Overall, the Chevrolet Colorado has gotten a warm reception from reviewers and drivers alike. But how does the Colorado rate for safety? We’ll look at its IIHS and NHTSA safety test results to see how the Chevy Colorado stacks up.
A so-so evaluation from the IIHS
The Insurance Institute Highway Safety tested a 2019 Colorado crew cab for metrics in crashworthiness, crash avoidance and mitigation, and child seat anchors. The Chevy truck performed well in many areas but fell alarmingly short in others.
The truck earned good ratings in all areas of crashworthiness with the exception of the small overlap front test on the passenger side. This test simulates what happens when the front right corner of the truck collides at 40 mph with another vehicle or a stationary object such as a tree or a utility pole. The IIHS rated the Colorado as Marginal because the truck’s structure and safety cage didn’t withstand the collision.
For model years before 2017, the Colorado had the same problem on the driver’s side. Chevrolet strengthened the structure on the driver’s side in 2017 to remedy the problem but failed to do the same for the passenger side.
In the crash avoidance and mitigation category, the Chevy Colorado aced all tests except for its headlights. IIHS gave those a Poor rating. The insurance organization looked at two headlight variations for the truck across the base, WT, Z71, and LT trim levels. The headlights used for the Z71 and an LT variant produced excessive glare when the low beams were used. The other variation for the base, WT, and LT trims had poor visibility across the board when low-beam settings were used.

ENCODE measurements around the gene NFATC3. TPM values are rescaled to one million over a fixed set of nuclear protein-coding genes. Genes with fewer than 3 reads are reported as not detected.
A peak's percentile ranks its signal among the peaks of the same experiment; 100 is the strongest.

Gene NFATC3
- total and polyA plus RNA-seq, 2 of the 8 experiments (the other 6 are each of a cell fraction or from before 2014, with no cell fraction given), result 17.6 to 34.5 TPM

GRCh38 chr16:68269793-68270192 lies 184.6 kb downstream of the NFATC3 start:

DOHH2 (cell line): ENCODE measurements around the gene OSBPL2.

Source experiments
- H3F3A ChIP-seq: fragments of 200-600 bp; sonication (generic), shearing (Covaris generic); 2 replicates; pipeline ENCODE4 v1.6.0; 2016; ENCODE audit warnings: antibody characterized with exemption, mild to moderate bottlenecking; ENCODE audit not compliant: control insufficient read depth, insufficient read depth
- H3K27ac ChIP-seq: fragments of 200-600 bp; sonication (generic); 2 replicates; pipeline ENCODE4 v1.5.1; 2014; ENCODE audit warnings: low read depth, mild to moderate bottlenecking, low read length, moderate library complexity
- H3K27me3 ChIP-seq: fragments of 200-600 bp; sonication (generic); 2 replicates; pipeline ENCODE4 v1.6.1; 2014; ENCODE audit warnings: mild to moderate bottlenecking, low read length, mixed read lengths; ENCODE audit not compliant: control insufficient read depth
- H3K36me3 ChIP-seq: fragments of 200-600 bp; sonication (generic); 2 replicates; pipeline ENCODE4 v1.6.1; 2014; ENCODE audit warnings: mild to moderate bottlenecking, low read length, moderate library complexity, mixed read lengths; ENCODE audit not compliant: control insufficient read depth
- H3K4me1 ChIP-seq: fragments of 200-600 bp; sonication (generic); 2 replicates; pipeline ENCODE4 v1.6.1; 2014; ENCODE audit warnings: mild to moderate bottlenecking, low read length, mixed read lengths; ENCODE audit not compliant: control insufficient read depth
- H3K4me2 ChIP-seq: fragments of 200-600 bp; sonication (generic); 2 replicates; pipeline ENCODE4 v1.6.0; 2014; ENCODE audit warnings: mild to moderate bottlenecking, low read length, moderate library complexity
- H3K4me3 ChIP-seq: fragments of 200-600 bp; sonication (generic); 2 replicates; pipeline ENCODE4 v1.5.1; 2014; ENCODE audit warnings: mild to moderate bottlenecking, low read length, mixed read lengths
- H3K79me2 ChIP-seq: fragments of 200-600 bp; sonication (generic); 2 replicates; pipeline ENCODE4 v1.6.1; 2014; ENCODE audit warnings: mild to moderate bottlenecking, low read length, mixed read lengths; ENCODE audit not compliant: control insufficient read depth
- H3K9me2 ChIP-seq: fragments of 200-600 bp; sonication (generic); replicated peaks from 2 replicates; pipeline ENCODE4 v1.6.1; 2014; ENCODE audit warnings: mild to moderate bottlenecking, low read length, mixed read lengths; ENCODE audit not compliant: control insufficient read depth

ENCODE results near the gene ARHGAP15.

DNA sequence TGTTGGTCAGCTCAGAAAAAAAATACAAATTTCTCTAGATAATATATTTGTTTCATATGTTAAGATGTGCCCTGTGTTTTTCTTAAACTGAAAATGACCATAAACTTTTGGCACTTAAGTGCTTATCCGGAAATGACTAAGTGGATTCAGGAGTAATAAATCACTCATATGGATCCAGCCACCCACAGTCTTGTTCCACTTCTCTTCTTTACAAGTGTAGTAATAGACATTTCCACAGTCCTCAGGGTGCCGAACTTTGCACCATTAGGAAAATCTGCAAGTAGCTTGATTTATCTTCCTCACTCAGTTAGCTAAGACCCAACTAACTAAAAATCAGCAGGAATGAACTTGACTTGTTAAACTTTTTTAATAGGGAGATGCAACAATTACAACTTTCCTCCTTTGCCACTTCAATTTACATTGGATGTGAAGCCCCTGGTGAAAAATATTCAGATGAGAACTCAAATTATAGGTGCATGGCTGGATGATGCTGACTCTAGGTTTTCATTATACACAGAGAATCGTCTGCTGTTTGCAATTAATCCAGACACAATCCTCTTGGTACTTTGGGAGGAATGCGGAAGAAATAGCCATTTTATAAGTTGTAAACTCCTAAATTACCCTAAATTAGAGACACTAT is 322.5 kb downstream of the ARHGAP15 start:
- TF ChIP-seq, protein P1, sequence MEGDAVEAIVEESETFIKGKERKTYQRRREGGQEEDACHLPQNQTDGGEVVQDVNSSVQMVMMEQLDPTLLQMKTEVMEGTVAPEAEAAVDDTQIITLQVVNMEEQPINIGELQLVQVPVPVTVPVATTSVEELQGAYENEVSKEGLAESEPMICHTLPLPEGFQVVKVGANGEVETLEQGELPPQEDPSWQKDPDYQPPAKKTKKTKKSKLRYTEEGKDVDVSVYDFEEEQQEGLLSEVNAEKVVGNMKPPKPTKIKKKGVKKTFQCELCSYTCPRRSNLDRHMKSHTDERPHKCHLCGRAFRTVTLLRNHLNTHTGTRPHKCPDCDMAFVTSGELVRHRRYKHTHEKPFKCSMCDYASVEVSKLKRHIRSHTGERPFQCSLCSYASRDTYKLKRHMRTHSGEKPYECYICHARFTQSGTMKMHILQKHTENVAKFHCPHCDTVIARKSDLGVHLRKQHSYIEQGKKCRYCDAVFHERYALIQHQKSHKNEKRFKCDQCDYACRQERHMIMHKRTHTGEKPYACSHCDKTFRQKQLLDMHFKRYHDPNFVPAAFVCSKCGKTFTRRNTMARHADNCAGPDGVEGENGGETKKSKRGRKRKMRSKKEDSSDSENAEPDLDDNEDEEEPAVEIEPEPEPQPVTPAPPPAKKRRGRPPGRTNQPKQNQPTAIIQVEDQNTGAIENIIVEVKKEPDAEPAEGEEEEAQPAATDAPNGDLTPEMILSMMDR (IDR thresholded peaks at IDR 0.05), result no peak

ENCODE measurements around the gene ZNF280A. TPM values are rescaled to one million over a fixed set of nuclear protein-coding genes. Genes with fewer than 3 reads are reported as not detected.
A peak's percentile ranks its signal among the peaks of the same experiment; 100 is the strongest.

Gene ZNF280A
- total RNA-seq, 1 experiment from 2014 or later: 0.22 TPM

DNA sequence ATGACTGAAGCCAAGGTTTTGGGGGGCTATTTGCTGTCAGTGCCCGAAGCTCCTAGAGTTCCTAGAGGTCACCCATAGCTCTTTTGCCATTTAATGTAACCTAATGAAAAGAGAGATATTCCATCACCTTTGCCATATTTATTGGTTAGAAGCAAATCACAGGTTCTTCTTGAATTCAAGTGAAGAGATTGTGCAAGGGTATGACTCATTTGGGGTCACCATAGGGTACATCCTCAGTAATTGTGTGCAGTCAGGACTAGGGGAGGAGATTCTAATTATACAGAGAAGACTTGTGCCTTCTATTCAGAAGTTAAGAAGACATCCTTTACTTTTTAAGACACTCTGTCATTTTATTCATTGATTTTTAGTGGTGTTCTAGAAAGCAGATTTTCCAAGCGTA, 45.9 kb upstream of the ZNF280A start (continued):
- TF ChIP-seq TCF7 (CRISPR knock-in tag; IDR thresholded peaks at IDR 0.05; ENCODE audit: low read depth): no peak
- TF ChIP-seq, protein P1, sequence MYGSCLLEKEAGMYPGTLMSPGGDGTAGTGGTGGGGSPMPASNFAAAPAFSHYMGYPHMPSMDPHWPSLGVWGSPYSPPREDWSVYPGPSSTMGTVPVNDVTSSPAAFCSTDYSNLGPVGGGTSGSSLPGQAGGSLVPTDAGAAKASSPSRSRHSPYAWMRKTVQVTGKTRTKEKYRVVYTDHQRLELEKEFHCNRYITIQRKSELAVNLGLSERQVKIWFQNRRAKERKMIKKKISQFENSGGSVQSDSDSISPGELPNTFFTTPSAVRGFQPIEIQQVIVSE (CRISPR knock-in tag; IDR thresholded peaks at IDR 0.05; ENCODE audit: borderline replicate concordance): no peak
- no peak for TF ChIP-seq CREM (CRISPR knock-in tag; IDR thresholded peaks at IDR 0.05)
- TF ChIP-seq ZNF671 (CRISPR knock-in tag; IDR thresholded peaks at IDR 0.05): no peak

The IIHS evaluated the child seat anchors in the truck as Marginal on the LT trim level. The tether anchors on the upper part of the rear seat were in a hard-to-find location and could be easily confused for other hardware. The lower child seat anchors situated between the backrest and the seat cushion in the rear row were installed too deep into the seat.
Front-crash prevention for the Colorado was rated as Basic with optional equipment, the lowest rating for this category. The truck has an optional Forward Collision Alert as well as a general safety package. The IIHS did note that the truck didn’t have an automatic emergency braking system.
NHTSA also found a few weaknesses
The National Highway Traffic Safety Administration tested a 2020 Colorado 4X4 crew cab. NHTSA’s criteria for vehicle safety are structured differently from IIHS. It breaks testing into frontal crash, side crash, and rollover categories. A vehicle can be assigned up to five stars, depending on how well it meets NHTSA safety requirements during testing.
The Colorado received four stars in the frontal crash category. Testing in this category replicates a collision between two similar vehicles at 35 mph for both the driver and passenger sides. This test result lines up with the IIHS’ findings of passenger-side crash problems in the pickup.
For the side crash testing, the Chevy Colorado fared better with five stars. This test category includes a simulation of an intersection crash between a standing vehicle and a moving barrier at 35 mph and another simulation of a crash into a fixed object like a utility pole or a tree.
The rollover category is where the Colorado had its worst showing. NHTSA concluded that the Colorado had a 21.20% risk of rollover in a single-vehicle, loss-of-control situation. For this category, this truck only earned three stars.
Mixed results mean less safety
Taken together the IIHS and NHTSA ratings highlight a truck that needs to be safer. Chevy needs to address the Colorado’s front passenger-side collision problem since it’s a common one for mid-size pickup trucks. It should be relatively easy for it to improve its headlights and child seat anchor design. Most importantly, the carmaker should go back to the drawing board to reduce rollover risk. Adding some active safety features would also be a big plus.
The Chevy Colorado has so much going for it: a powerful engine, attractive styling, and an appealing interior. But, like its twin, the GMC Canyon, it still has some unresolved safety issues. Until the Colorado can start matching the safety ratings awarded its rivals the Toyota Tacoma and the Honda Ridgeline, it just isn’t safe enough.